A little cinematic perspective

About five years ago, I bought a pile of old Super 8mm Filmmaking magazines from eBay. I thought it would be fun to take a nostalgic look at the by-gone days of moviedom, just as I love browsing through old Sears catalogs on the rare chance that I happen to see one. Well, being a busy guy, I never got around to actually reading the magazines after I bought them, but I came across the stack in my closet today while packing for the move. Feeling that I had earned a bit of a break, I sat down, propped my feet up, and spent an hour reading the January 1980 issue of Super 8mm Filmmaking from cover to cover, including the ads.

Wow. This experience has convinced me more than ever that we’re all horribly, horribly spoiled.

Case in point: A full page advertisement for something called the Mountain View Movie Club. This was apparantly a Columbia House-type service for cinema lovers. Now remember, this was 1980, so the format of choice was not VHS but Super 8mm film prints, to be watched on your private projector and screen.

Seems the old Mountain View Movie Club had a heck of a deal going! After paying a one-time, non-expiring, upfront membership fee of $100.00, you could then spend an *additional* $99.99 (plus shipping) to purchase your very own COMPLETE, UNCUT, COLOR Super 8mm film print of (your choice) SATURDAY NIGHT FEVER, GREASE, or BARBARELLA (limit one per customer, please). In the fine print, we learn that the standard prices of these three films were, respectively, $495.00, $418.00, and $395.00. And great news: your membership allowed you to purchase additional film prints at the club’s “regular” price! (Remember, those are 1980 dollars.)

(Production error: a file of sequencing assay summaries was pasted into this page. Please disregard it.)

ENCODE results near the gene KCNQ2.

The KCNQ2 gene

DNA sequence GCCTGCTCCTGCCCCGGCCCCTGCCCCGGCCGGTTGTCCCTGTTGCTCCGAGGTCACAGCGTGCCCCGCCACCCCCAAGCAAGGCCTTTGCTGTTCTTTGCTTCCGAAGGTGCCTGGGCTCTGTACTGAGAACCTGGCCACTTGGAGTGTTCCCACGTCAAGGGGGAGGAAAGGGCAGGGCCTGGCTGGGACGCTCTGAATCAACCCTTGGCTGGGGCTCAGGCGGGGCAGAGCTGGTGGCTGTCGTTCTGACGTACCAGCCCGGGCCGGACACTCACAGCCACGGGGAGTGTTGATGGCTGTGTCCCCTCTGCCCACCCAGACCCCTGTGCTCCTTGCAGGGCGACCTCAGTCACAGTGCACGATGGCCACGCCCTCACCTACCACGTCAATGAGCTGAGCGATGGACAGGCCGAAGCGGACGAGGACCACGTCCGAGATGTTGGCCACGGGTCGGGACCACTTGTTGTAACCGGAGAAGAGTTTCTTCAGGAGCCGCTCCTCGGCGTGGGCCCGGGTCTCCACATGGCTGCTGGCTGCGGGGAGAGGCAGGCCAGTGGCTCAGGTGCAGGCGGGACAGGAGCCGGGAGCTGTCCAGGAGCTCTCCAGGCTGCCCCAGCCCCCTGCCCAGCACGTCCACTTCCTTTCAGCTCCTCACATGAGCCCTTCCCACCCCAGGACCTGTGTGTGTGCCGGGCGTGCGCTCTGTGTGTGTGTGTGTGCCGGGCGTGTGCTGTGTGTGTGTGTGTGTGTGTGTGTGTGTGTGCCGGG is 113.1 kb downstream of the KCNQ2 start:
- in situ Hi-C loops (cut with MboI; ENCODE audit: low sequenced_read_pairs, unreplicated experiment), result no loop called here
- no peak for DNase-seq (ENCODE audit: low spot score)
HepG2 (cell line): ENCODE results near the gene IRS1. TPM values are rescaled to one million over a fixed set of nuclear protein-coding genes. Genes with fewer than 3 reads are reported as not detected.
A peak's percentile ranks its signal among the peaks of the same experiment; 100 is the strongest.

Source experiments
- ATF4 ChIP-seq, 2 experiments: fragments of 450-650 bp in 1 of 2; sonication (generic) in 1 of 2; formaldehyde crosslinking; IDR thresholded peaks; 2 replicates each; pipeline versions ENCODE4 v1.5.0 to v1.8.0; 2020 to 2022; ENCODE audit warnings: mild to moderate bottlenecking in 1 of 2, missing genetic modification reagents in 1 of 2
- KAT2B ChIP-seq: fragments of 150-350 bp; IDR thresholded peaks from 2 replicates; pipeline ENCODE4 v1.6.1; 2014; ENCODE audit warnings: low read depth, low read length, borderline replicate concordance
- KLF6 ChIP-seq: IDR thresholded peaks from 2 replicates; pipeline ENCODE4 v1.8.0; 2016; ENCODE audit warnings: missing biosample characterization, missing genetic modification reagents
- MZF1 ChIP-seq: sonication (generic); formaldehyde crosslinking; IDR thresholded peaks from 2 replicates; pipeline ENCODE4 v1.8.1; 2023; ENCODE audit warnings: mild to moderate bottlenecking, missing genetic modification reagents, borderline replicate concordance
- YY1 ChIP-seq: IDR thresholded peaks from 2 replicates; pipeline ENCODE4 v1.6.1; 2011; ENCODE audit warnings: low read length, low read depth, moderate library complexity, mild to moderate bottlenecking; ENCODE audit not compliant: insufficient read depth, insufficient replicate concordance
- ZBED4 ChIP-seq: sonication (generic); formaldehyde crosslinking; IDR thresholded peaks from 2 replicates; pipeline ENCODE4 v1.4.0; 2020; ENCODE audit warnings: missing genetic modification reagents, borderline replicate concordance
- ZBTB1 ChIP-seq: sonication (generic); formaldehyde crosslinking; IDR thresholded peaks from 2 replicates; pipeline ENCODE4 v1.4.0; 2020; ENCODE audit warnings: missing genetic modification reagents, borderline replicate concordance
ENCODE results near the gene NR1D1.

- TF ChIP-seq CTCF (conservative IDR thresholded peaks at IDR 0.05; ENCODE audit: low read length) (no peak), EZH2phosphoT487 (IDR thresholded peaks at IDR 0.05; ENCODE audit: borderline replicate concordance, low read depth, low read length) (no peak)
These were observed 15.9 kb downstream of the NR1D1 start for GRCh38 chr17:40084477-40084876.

I just bought my wife a remastered copy of GREASE on DVD last week, with surround sound and bonus supplements, for $4. I’m just saying.

Still, at least you could get the FULL version! Remember the heyday of Super 8, when you could buy a 10 or 15-minute “digest” print of a film, featuring only the most famous scenes? In the same issue of the magazine, the staff reviewed the abridged editions of several movies, including ALIEN and SUPERMAN. Fantastic reading! (The SUPERMAN digest apparantly used creative dissolves to alleviate the choppiness often found in these cut-down versions, while ALIEN reportedly retained none of the suspense but all of the gore… which pretty makes the film a pointless viewing experience, as far as I’m concerned.)

The staff also announced that a new digest version of “the smash sci-fi film” THE BLACK HOLE would soon be released, and they promised to review it as soon as they got their hands on a copy. (Trivia tidbit: I owned that very digest back in the day! Yep… I had a hacked-up edition of THE BLACK HOLE on Super 8mm. I also owned the STAR WARS Super 8mm digest too! My copy was black and white, silent, and subtitled. Not quite the same experience.)